"Nancy Miller: An Artist's Creative Journey", Decorative Arts Center of Ohio, 145 E. Main St., Lancaster, Ohio
Retrospective traces transition from lyricism to cynicism
Lancaster native Nancy Miller continues to enjoy a career spanning more than six decades.
Represented in galleries and museums nationwide, she has witnessed a changing and volatile art world -- but, undaunted by fashion, kept her work true to her beliefs and convictions.
"Nancy Miller: An Artist's Creative Journey" at the Decorative Arts Center of Ohio samples the major phases of her work. The show, divided into five sections, moves from playful lyricism to dark cynicism.
Reflecting a period of struggle and searching, the first section consists of several paintings from the early 1960s. The works anticipate a decorative sensibility that comes to fruition in her later work. Pieces such as Grapes With Strawberry and A Pot of Flowers mix patterns with direct observational painting. Though placed in the background, the patterns are the best part of every image.
In the "oPits" series, patterns dominate. The works launched her career. Using sheets of thick paper cut into intricate designs, she fashions op-art shadow boxes. Mounted in plexiglass box frames, each piece is roughly 2 to 4 inches thick.
The paper pieces are playful and driven by exploration.
Produced through the 1970s, they still seem fresh and filled with possibility. Works such as Geometric CW, Box O and oPit A invite viewers to consider space and form. Light, cascading across layered edges, creates an endless variety of shadows and allows edges to appear and disappear.
The strongest "oPits" are those with shaped plexiglass, giving them a sculptural look. The containerlike structures participate in -- and add to -- our engagement with the works. Examples include Chancellery Cross and Minisculpt B.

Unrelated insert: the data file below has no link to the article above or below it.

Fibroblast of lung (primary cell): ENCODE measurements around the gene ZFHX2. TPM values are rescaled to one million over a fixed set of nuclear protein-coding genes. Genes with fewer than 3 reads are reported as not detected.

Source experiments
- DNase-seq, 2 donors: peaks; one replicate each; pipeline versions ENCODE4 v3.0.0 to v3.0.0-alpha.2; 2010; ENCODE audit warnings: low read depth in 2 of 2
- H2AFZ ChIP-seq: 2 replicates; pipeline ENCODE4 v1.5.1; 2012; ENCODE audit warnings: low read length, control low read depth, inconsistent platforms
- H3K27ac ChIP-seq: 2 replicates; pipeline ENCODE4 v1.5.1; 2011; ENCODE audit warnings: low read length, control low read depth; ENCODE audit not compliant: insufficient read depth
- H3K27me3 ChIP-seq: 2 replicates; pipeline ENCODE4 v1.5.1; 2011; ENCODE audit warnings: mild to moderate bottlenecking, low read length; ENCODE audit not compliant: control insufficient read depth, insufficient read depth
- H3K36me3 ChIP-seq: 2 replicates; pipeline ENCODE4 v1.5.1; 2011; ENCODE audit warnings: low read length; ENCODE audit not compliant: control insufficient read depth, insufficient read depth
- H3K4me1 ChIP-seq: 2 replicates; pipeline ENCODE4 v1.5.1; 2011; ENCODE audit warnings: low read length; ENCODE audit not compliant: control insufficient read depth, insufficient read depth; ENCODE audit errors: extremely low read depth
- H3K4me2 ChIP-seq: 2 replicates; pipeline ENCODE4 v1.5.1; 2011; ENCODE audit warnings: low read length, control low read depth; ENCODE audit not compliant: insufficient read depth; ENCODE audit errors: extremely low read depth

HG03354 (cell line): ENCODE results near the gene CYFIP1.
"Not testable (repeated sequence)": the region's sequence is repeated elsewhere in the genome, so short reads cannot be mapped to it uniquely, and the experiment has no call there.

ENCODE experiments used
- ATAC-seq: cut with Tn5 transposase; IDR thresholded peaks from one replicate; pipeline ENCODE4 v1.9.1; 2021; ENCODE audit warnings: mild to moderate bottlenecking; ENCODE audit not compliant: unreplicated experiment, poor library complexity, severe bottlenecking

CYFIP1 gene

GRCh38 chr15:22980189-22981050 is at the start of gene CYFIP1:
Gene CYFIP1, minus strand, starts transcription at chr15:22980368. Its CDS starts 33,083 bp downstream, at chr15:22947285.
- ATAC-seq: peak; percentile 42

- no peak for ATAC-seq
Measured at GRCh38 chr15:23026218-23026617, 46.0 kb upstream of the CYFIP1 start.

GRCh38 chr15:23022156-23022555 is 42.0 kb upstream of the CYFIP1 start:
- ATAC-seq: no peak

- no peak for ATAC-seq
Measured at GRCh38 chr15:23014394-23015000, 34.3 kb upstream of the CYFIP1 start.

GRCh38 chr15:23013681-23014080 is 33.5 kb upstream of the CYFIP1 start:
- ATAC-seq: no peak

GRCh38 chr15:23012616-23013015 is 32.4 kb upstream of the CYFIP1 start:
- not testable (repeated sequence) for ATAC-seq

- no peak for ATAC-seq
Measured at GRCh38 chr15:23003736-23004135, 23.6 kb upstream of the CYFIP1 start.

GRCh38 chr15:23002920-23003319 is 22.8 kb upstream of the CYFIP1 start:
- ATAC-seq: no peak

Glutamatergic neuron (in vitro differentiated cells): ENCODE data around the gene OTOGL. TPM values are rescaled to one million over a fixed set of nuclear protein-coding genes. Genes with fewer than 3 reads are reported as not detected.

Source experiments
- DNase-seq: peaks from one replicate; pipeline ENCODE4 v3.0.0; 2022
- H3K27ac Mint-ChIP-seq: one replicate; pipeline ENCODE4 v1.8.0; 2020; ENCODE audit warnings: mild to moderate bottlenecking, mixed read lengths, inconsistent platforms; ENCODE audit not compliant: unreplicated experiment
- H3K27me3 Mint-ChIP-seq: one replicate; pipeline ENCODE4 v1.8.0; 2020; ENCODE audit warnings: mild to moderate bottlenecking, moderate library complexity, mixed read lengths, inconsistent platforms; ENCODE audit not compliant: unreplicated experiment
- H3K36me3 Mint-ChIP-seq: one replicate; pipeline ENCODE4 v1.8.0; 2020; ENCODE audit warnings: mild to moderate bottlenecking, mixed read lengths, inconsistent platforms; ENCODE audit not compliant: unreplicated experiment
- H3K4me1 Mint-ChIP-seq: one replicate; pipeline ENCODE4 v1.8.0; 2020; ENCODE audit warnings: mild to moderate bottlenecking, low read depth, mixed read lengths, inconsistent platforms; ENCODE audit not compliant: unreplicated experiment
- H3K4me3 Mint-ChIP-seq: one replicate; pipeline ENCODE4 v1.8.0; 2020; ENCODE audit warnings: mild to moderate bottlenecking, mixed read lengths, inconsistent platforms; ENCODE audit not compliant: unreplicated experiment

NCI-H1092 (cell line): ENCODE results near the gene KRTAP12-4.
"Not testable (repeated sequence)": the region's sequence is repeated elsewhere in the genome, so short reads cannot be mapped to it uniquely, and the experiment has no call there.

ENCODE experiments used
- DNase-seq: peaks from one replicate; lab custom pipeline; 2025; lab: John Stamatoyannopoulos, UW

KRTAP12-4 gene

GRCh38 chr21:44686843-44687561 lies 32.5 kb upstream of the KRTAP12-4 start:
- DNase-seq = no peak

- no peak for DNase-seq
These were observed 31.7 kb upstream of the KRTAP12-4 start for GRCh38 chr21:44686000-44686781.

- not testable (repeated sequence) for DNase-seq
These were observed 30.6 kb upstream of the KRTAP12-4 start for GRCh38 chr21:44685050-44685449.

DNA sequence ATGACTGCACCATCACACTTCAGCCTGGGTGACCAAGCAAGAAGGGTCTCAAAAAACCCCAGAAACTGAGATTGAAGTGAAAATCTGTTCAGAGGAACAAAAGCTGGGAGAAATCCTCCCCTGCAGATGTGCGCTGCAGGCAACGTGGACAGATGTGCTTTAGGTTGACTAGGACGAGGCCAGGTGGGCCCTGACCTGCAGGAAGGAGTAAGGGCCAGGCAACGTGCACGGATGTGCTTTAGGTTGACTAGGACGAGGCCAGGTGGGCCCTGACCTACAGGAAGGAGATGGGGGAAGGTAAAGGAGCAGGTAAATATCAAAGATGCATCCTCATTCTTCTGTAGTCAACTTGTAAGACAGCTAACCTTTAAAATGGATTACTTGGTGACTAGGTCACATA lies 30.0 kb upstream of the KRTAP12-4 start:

The latter half of the exhibit is more brooding and introspective.
During the 1980s, Miller experienced a radical shift in artistic vision. She began working with a Macintosh computer and soon divided her time between New York and Italy.
Showing a motivation to expose social ills, her assemblages and digital constructs can best be described as a curmudgeon's vision of the world. The satirical works, angry if not bitter, offer no real revelations. Instead, they serve as warnings and complaints.
In the "Uncivilized Civilization" series, Miller presents five complex altarpieces addressing issues of greed, ecology, institutions, rape and war. Using a host of materials, each piece mixes found objects with appropriated imagery.
The computer-generated works in the "Piercing Images" series depict the follies of humans in stagelike structures.
Three digital animations conclude the exhibit. In Garden of Eden and The Apocalypse, Miller constructs narratives of greed, war and sexism fueled by religious myth and zealotry. Samsong focuses on the state of the planet.
In her 80s, Miller demonstrates that creative energy has no age limit. While other people sit back, she actively and passionately seeks to make the world a better place.